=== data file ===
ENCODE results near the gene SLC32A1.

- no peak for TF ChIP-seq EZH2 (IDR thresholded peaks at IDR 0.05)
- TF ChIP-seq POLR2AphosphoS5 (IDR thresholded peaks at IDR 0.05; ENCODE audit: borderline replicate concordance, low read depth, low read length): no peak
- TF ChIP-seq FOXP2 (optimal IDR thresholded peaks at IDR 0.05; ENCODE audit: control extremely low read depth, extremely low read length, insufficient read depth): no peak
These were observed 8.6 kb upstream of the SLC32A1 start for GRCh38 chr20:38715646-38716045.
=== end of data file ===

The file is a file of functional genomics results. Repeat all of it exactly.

ENCODE results near the gene SLC32A1.

- no peak for TF ChIP-seq EZH2 (IDR thresholded peaks at IDR 0.05)
- TF ChIP-seq POLR2AphosphoS5 (IDR thresholded peaks at IDR 0.05; ENCODE audit: borderline replicate concordance, low read depth, low read length): no peak
- TF ChIP-seq FOXP2 (optimal IDR thresholded peaks at IDR 0.05; ENCODE audit: control extremely low read depth, extremely low read length, insufficient read depth): no peak
These were observed 8.6 kb upstream of the SLC32A1 start for GRCh38 chr20:38715646-38716045.